How to Cite this Article: Argiropoulos B, Carter M, Brierley K, Hare H, Bouchard A, Al-Hertani W, Ryan S R., Reid J, Basik M, McGowan-Jordan J, Graham G E. 2011. Discordant phenotypes in a mother and daughter with mosaic supernumerary ring chromosome 19 explained by a de novo 7q36.2 deletion and 7p22.1 duplication. Am J Med Genet Part A 155:885–891.
Discordant phenotypes in a mother and daughter with mosaic supernumerary ring chromosome 19 explained by a de novo 7q36.2 deletion and 7p22.1 duplication†
Article first published online: 17 MAR 2011
Copyright © 2011 Wiley-Liss, Inc.
American Journal of Medical Genetics Part A
Volume 155, Issue 4, pages 885–891, April 2011
How to Cite
Argiropoulos, B., Carter, M., Brierley, K., Hare, H., Bouchard, A., Al-Hertani, W., Ryan, S. R., Reid, J., Basik, M., McGowan-Jordan, J. and Graham, G. E. (2011), Discordant phenotypes in a mother and daughter with mosaic supernumerary ring chromosome 19 explained by a de novo 7q36.2 deletion and 7p22.1 duplication. Am. J. Med. Genet., 155: 885–891. doi: 10.1002/ajmg.a.33918
- Issue published online: 24 MAR 2011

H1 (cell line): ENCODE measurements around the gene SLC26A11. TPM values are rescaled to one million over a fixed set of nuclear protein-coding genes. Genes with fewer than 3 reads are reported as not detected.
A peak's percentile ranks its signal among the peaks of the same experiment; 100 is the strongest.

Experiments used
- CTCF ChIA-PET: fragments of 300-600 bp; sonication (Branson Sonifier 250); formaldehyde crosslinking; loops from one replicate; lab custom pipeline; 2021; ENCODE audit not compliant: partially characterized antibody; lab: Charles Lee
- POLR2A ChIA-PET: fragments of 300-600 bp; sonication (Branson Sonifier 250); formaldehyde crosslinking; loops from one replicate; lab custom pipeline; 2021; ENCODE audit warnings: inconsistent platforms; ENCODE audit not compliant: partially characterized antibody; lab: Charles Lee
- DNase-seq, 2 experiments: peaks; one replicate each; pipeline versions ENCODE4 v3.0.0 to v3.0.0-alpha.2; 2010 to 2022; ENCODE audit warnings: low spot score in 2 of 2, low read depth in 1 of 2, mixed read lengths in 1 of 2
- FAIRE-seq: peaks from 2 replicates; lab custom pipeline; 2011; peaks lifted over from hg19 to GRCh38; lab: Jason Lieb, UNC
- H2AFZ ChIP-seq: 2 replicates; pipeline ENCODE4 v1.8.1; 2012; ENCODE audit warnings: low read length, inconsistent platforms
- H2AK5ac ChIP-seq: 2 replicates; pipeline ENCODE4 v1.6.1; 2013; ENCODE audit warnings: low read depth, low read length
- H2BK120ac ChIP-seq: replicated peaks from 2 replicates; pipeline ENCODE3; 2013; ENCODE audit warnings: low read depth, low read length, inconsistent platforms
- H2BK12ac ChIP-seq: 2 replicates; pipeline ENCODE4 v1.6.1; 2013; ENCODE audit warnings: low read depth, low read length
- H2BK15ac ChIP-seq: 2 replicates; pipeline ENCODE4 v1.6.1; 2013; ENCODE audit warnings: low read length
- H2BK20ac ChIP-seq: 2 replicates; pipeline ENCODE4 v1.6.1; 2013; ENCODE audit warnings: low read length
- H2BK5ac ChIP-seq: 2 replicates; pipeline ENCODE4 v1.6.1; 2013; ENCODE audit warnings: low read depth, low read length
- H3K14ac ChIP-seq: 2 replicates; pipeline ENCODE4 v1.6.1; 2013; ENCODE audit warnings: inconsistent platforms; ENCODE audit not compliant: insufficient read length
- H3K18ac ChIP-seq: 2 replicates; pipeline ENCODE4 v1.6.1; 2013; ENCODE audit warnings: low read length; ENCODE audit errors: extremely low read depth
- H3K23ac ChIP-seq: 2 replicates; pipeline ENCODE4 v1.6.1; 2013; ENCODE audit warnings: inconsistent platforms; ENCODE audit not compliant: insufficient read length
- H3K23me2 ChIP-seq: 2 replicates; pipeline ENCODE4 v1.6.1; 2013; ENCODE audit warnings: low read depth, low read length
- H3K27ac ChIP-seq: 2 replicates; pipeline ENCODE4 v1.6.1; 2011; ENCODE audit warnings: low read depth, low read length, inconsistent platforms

- Article first published online: 17 MAR 2011
- Manuscript Accepted: 22 DEC 2010
- Manuscript Received: 4 FEB 2010
- mosaic ring chromosome 19;
- 7q36 deletion;
- 7p22 duplication;
- Sonic hedgehog;
- Engrailed 2;
We report on a patient with severe intellectual disability, microcephaly, short stature, and dysmorphic features who, based on standard karyotyping, has two cytogenetic abnormalities: an apparently balanced paracentric inversion of chromosome 7, inv(7)(q31.2q36), and a small supernumerary ring chromosome derived entirely of material from chromosome 19. While the inversion was detected in all cells, mosaicism was observed for the ring chromosome. Interestingly, apparently identical cytogenetic abnormalities were detected in the patient's mother, who presented with normal stature, few dysmorphic features, and normal cognition without microcephaly. While the level of mosaicism could not adequately explain the phenotypic discordance, comparative genome hybridization revealed a de novo terminal deletion of chromosome 7, del(7)(q36.2), and a terminal duplication of chromosome 7, dup(7)(p22.1) in the patient. Additional cytogenetic investigation revealed that the patient inherited a recombinant chromosome derived from a cryptic maternal pericentric inversion: inv(7)(p22q36). The patient's distinctive features are consistent with the wide phenotypic spectrum reported in 7p duplication and 7q terminal deletion syndromes. These chromosomal regions contain several candidate genes of clinical significance, including SHH, EN2, and FAM20C. Our findings strongly suggest that our patient's phenotype is largely attributable to partial 7pter trisomy and partial 7qter monosomy rather than mosaic supernumerary ring chromosome 19. © 2011 Wiley-Liss, Inc.